Overall Score: 7/10 Surprise Factor: 7/10 Memorable Tracks: 6/10 Guitar Work: 7/10 Pros: Enormous improvement over previous works | In The End Cons: Will still be hated by many without even being listened to
Artist: Black Veil Brides
Album: Wretched & Divine: The Story Of The Wild Ones
Record Label: Island Records
Release Date: 8th January 2013
For Fans Of: Asking Alexandria, Bullet For My Valentine, Avenged Sevenfold, US Commercial Metal
Up until this point, I’ve never really had any time for Black Veil Brides. Whilst I’ve appreciated their appeal to the younger generation of rock & metal fans as an “entry” band, I’ve often thought their music of poor quality with little redeeming about it and their image equally unfavourable, playing up various goth / metal stereotypes in an over the top fashion of varying degrees. It is with a skeptical ear I took to listening to Wretched & Divine, the bands third full length offering, which was released a few weeks ago through Lava Records.
Wretched & Divine is something of a concept album, and the little “interludes” designed to further the “story” are in my book unneccessary and do not contribute very much. But, that aside, this album is, to my surprise, very enjoyable in places. Of the highlights, proper opener I Am Bulletproof is more of a toe tapper than a headbanger to begin with but is a grower and also contains a very effective chorus before cutting lose in the second half of the song. The album’s title track flows well and has a nice solo in it, but the undoubted highlight is the album’s first single In The End, which in the vein of all excellent songs worms its way into the listeners head and refuses to leave, with its seismic chorus and huge hooks throughout.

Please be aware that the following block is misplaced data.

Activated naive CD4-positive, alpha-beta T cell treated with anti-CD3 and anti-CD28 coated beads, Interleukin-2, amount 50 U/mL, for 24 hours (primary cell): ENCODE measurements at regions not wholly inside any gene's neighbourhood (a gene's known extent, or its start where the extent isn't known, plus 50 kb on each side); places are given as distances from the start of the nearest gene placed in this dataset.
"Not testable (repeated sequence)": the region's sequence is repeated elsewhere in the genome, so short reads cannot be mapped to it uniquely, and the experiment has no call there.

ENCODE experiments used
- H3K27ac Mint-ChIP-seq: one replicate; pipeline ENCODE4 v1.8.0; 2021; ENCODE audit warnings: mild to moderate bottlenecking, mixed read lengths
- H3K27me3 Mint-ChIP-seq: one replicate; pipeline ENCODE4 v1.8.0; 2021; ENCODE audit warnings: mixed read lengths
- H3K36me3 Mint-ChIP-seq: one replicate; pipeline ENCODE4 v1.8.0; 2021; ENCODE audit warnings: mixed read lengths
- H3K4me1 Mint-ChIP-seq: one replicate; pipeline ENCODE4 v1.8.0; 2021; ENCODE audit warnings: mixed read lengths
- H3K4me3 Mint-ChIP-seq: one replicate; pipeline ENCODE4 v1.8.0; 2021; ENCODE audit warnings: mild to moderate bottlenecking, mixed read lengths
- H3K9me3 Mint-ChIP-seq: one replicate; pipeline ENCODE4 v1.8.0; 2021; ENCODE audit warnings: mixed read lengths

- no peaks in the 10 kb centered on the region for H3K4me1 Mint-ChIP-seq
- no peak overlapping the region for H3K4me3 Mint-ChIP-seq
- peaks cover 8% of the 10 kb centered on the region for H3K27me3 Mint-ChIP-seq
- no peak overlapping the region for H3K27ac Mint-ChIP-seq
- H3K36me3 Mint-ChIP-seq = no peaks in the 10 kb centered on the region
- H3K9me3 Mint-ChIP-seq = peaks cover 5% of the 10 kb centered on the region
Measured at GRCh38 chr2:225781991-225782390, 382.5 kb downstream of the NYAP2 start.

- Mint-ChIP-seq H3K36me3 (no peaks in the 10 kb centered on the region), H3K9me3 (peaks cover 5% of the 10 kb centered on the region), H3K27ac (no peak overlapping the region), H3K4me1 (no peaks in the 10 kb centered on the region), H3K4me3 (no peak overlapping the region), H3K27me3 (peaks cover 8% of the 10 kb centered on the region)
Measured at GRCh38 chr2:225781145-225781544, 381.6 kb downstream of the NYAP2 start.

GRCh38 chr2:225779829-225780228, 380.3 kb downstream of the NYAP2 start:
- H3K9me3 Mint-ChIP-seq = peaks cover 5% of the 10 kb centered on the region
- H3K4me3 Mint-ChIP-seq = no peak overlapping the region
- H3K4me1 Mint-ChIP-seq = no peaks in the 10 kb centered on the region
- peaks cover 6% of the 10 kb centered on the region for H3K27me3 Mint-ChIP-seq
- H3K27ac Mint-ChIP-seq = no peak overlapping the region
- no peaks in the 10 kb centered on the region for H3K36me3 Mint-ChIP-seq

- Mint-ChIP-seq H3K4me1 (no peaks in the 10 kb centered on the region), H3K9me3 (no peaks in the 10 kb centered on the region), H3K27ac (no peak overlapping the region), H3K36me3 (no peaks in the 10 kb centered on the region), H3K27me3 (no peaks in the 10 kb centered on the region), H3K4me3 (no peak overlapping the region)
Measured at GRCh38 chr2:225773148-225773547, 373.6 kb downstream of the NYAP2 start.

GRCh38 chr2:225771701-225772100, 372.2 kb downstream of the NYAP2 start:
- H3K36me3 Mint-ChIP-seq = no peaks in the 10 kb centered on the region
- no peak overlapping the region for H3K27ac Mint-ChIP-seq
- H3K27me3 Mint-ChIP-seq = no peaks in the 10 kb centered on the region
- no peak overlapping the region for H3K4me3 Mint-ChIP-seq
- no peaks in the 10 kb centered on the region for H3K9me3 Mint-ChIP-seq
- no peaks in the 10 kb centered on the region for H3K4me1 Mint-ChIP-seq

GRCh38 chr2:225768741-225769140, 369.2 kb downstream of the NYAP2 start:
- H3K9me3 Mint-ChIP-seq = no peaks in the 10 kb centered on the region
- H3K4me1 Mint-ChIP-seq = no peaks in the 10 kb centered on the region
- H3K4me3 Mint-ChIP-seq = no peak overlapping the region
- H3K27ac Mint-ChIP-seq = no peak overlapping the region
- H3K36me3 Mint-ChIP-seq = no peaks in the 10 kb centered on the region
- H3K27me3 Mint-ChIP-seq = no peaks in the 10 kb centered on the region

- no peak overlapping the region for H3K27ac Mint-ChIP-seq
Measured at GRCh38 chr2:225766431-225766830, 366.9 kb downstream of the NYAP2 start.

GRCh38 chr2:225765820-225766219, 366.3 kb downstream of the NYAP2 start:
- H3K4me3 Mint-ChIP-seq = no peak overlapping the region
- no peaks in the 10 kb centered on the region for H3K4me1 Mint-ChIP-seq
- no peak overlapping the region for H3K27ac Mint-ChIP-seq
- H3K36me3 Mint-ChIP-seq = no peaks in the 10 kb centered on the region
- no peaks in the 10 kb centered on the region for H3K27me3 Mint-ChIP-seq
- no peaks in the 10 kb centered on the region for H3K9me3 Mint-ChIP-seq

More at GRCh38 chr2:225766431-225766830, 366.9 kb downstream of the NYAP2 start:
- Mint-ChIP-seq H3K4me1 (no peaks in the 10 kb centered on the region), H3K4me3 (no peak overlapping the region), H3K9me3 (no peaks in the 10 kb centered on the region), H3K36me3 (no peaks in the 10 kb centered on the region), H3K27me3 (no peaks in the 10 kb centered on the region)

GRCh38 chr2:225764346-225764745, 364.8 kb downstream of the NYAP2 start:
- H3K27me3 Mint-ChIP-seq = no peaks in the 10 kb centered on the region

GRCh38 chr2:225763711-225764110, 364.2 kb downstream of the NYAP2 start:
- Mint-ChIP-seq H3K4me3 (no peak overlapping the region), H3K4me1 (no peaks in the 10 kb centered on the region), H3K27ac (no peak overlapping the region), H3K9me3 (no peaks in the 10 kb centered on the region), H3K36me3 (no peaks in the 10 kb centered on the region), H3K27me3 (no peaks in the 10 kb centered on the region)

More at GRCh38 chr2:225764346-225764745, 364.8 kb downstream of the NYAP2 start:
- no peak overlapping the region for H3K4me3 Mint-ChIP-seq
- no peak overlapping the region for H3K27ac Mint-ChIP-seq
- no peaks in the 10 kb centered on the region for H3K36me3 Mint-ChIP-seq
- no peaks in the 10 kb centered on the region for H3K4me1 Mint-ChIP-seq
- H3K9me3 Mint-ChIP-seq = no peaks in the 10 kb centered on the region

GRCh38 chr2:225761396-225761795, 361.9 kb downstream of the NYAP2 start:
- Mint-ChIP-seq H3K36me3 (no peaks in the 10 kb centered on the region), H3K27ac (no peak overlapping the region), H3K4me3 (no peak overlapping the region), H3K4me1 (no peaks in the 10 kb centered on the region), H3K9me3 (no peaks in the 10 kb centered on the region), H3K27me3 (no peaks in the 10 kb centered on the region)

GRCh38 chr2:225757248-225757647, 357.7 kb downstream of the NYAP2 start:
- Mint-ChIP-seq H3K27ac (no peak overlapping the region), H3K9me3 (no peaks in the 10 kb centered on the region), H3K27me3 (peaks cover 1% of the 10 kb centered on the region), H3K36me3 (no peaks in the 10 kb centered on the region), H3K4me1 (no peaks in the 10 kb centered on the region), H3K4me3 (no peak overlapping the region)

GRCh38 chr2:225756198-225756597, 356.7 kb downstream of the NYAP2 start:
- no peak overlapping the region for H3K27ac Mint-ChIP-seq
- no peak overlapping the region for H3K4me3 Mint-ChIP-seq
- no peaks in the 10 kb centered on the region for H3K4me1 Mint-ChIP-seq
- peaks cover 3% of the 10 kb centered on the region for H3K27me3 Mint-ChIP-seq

John Feldmann (the singer of Goldfinger who as a producer has worked with everyone from The Used to Lostprophets to Hilary Duff) has worked wonders here, enhancing Black Veil Brides’ sound and seemingly also making them a much more focused unit, helping them to produce an album that may well help them shake some of the more derogatory labels regularly thrown at the band. He’s also helped to get the best out of Andy Biersack’s voice, and it’d be interesting to see if he can keep up this level of improvement in a live setting.
Wretched & Divine is certainly not going to take a place on the shelf of a hardcore Slayer fan, but it is a fine slice of pop metal for those that way inclined. Regardless of the opinions of people such as myself, BVB seem destined for large amounts of success but there is more than enough about this album to make doubters give Black Veil Brides a second look. It’s also a timely reminder to try not to judge the proverbial book by the cover. Give it a chance, you might be surprised.